Dragon Man: Fossil from China Leads to the Discovery of a New Human Species

Chinese researchers have unveiled a near-perfectly preserved ancient human fossil sitting in an abandoned well for 85 years. A labourer came across the fossil at a construction site in China. This new human species has been nicknamed “Dragon Man” or Homo longi, from the Chinese word ‘long’, which means dragon.

The ancient skull could belong to an entirely different species of Homo sapiens but is supposedly more closely related to humans than the Neanderthals, our closest evolutionary relative known to date. Neanderthals, the oldest Homo sapiens ranged from Europe to Central Asia during the same period when the Dragon Man may have existed.

The massive fossilized skull of Dragon Man is at least 146,000 years old and represents a human group that lived in East Asia. It belonged to an adult male, approximately 50 years old, with a gigantic brain, enormous brow ridges, hollow square eye sockets, oversized teeth, a hint of the bulbous nose, and a wide mouth.

Dragon Man existed at a time when a variety of hominins coexisted, including Homo erectus, tiny hominins like Homo naledi, Homo floresiensis, and Homo luzonensis in the Philippines, Indonesia, and in South Africa respectively. Given the location where the skull was found, research suggests that Homo longi had learned to adapt to harsh environments that allowed them to disperse throughout Asia.

Dragon Man

The history behind the discovery of Dragon Man

The skull of Dragon Man was reportedly discovered in 1933 by a labourer working at a bridge construction site in the city of Harbin, in Heilongjiang province, which when translated means Black Dragon River, from where the specimen gets its name. Suspecting its cultural value, the man smuggled it home and hid it from everyone as he didn’t want to hand over the skull to Japanese authorities who occupied northeast China at the time. The construction worker tucked the skull away at the bottom of his family’s well, where it remained concealed for more than 80 years.

Dragon Man skull

According to reports, he was ashamed of having worked for the Japanese and hence did not mention the skull to anyone for decades. On his deathbed in 2018, the labourer told his family about the location of the fossil and the family then donated it to the Geoscience Museum of Hebei GEO University, which is how it ultimately got into the hands of scientists.

Prof Qiang Ji, from Hebei GEO University, is of the opinion that it is one of the few complete early human skull fossils to have ever been discovered. The researcher further explained, “It has a mosaic combination of primitive and more modern features, setting itself apart from all the other species of human.”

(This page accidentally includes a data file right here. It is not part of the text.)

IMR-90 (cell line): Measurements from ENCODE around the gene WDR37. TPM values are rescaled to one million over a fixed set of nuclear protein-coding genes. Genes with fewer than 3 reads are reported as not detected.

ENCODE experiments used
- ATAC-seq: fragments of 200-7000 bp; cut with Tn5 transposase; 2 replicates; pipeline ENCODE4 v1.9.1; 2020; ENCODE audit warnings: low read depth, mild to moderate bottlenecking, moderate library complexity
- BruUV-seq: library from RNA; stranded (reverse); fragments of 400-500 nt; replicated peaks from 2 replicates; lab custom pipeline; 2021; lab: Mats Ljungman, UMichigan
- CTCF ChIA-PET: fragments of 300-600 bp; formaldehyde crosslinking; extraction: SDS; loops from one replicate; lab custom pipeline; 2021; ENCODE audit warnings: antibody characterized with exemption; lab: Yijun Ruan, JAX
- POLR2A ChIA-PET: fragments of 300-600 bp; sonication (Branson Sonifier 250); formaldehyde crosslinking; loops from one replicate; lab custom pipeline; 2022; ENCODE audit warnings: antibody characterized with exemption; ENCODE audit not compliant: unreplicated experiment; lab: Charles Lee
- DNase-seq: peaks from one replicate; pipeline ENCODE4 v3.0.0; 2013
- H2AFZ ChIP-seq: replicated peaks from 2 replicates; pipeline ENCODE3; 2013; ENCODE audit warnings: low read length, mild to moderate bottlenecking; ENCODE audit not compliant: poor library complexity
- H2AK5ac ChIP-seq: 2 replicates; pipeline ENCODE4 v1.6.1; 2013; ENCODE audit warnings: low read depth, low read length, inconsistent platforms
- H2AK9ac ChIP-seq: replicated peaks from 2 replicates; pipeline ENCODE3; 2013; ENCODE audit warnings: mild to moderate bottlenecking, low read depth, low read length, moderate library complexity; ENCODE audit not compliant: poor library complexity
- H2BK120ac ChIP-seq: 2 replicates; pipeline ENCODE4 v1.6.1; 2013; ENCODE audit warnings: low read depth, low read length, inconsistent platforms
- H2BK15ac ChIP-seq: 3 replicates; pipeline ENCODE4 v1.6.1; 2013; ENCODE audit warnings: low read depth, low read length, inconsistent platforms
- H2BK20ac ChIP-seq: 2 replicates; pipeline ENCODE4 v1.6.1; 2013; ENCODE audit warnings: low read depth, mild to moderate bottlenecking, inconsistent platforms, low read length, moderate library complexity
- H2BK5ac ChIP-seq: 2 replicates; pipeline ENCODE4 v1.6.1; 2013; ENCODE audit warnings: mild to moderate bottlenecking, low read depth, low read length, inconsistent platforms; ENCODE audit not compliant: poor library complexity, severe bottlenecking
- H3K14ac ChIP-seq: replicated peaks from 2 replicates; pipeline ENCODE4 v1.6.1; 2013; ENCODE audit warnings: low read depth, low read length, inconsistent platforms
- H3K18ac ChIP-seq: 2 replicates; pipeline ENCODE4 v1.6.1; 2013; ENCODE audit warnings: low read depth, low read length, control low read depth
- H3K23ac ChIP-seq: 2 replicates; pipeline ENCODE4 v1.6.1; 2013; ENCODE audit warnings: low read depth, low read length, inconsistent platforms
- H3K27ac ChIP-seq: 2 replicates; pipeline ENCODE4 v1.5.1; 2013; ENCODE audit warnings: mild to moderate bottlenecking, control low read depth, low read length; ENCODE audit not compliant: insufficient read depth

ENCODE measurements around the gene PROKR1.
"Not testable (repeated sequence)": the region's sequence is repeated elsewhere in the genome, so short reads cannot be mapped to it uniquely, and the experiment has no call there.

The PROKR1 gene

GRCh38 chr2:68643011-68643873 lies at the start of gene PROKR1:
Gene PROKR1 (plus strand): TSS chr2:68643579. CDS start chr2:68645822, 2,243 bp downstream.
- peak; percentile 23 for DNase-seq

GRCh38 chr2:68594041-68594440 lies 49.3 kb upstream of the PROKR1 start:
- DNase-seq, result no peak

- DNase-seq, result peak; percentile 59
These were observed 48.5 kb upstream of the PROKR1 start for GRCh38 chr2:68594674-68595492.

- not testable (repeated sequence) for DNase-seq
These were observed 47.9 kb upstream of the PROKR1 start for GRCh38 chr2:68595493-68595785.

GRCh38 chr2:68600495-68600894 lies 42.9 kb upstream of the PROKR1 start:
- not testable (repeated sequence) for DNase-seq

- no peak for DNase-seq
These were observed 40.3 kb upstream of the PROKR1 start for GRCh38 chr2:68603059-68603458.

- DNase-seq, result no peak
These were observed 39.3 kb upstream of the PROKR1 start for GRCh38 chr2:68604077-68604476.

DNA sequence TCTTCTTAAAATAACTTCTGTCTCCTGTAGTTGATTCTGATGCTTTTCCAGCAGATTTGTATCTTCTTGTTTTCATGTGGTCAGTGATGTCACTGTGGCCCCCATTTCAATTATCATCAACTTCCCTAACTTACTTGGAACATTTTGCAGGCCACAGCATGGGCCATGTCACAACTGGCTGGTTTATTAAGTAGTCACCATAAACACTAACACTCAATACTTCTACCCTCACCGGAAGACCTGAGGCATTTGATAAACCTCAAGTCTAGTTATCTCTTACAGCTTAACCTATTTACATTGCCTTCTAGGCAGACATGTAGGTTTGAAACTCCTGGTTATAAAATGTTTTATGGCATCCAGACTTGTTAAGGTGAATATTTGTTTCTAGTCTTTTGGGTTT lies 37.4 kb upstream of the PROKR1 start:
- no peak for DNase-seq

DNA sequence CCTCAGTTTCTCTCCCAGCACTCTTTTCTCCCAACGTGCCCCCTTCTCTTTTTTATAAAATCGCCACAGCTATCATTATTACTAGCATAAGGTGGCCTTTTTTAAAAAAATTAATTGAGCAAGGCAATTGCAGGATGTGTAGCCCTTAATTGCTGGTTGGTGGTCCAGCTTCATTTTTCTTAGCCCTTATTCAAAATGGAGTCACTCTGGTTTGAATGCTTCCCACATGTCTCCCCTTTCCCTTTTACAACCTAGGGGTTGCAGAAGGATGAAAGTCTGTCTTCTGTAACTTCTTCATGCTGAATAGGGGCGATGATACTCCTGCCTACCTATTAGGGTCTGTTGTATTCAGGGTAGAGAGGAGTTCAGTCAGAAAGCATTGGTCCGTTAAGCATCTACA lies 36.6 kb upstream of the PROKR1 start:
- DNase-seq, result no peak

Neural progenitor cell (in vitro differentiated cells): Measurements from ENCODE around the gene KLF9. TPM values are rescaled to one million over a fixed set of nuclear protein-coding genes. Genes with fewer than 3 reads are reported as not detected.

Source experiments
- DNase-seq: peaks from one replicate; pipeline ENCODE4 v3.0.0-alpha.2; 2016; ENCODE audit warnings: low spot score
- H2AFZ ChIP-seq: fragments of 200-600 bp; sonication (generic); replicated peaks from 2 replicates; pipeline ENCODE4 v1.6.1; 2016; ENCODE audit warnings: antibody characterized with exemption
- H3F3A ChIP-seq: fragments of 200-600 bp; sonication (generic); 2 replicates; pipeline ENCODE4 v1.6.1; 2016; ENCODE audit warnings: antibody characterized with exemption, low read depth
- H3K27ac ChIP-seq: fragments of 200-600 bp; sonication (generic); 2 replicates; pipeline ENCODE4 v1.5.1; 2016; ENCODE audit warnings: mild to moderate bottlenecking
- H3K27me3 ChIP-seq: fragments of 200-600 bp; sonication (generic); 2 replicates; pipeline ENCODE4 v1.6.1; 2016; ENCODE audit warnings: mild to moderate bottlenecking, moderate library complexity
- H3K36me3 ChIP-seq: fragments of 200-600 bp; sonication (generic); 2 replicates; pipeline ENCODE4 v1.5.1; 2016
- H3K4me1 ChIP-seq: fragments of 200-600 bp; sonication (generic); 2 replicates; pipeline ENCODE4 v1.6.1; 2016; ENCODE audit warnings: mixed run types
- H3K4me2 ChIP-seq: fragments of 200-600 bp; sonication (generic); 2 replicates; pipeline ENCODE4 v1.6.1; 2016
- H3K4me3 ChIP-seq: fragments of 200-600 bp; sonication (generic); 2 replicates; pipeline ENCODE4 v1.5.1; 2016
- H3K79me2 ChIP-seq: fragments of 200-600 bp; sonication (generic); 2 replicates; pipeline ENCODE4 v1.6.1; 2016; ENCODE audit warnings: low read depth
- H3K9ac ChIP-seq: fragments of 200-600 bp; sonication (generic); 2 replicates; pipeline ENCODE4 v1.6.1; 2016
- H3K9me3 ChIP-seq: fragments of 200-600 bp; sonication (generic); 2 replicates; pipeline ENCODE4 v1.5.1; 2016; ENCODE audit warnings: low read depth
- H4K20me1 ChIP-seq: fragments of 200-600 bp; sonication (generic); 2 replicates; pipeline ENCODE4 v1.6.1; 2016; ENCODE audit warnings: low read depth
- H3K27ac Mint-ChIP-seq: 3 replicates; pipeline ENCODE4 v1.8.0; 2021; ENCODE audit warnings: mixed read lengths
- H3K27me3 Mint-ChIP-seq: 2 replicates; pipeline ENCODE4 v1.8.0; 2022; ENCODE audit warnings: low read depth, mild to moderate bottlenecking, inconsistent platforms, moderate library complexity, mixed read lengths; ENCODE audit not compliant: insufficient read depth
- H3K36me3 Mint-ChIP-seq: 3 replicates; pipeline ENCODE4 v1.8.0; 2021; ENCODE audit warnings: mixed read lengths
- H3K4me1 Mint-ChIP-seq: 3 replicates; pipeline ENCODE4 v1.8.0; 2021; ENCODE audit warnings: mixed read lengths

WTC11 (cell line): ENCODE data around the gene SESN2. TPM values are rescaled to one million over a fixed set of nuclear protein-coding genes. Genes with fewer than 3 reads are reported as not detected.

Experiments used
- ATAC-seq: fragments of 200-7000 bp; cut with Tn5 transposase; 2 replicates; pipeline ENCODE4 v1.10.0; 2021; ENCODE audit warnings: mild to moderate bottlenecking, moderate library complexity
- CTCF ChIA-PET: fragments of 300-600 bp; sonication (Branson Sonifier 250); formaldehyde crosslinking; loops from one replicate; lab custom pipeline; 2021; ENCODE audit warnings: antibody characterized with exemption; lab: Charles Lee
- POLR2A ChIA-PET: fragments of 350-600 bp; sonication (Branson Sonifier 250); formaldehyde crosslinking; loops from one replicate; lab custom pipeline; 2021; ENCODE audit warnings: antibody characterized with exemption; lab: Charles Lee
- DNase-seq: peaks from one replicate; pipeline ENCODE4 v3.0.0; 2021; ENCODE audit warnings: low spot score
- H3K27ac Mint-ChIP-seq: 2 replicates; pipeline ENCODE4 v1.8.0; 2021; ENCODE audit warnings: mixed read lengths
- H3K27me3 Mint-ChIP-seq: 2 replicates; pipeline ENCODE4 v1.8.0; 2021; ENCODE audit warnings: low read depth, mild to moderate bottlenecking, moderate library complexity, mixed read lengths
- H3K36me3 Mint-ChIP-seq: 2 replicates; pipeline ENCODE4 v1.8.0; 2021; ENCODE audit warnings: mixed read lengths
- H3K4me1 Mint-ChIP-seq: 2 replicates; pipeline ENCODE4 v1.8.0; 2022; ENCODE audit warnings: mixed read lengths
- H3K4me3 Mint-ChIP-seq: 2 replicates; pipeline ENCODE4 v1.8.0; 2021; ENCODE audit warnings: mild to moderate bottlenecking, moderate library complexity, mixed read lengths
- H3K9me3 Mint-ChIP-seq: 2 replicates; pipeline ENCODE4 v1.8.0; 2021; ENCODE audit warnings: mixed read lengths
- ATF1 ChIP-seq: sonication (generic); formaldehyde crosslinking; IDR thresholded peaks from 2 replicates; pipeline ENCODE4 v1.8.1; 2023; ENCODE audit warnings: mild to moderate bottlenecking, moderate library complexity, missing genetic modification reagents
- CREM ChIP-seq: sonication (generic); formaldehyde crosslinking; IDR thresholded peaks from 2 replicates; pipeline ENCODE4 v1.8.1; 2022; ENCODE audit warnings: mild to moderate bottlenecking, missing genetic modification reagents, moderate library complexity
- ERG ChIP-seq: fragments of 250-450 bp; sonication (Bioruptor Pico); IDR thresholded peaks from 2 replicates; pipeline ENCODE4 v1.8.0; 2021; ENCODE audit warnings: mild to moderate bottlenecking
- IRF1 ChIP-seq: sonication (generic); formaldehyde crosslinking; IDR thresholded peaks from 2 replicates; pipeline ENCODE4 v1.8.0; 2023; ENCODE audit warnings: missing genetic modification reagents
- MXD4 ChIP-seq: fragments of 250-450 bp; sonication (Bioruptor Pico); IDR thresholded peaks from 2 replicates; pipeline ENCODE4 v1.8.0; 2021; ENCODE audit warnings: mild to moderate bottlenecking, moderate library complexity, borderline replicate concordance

neanderthal man

“We found our long-lost sister lineage,” said Xijun Ni, a co-author of the study. He is a paleoanthropologist and a professor at the Chinese Academy of Sciences and Hebei GEO University in Shijiazhuang. According to him, “It is widely believed that the Neanderthal belongs to an extinct lineage that is the closest relative of our own species. However, our discovery suggests that the new lineage we identified that includes Homo longi is the actual sister group of H. sapiens.’’

The scientists believe that Dragon Man was very large in size and powerfully built but since his skull was removed from the site in which it was found originally, little is known about his way of life as there is currently no archaeological context, such as stone tools, or any other elements of a culture or civilization.

The fossil of Dragon Man is one of the most complete human cranial fossils in the world and could change the prevailing notions about the human family tree. Its many preserved details are critical for understanding human evolution and the very origin of our species — Homo sapiens. It just might become our closest relatives ever found, reshaping our whole evolution history.

Dragon Man

In order to figure out how Homo longi fits the human family tree, its anatomy was compared to 54 hominin fossils. The results revealed that it belonged to a lineage that includes the jaw in Tibet, identified as a Denisovan. The Denisovans were first recognized from DNA retrieved from a 50,000-30,000-year-old finger bone found in the Denisova Caves of Russia.

The DNA of Denisovans evidently shows that their closest cousins were Neanderthals but the new study, based on fossil anatomy, reveals instead that Homo longi and Homo sapiens are more similarly related to each other than to Neanderthals.

Another group that recently published details of remains from Israel that belongs to a probable precursor species to the Neanderthals is of the belief that Dragon Man descended from the humans that first emerged in the Levant region. However, the Chinese scientists remain adamant that the hard-to-classify fossils acquired from East Asia depict the progressive evolution of a new species. Prof Ni, co-author of the study from Hebei GEO University said “The results will spark a lot of debate and I am quite sure that a lot of people will disagree with us, but that is science and it is because we disagree that science progresses.”

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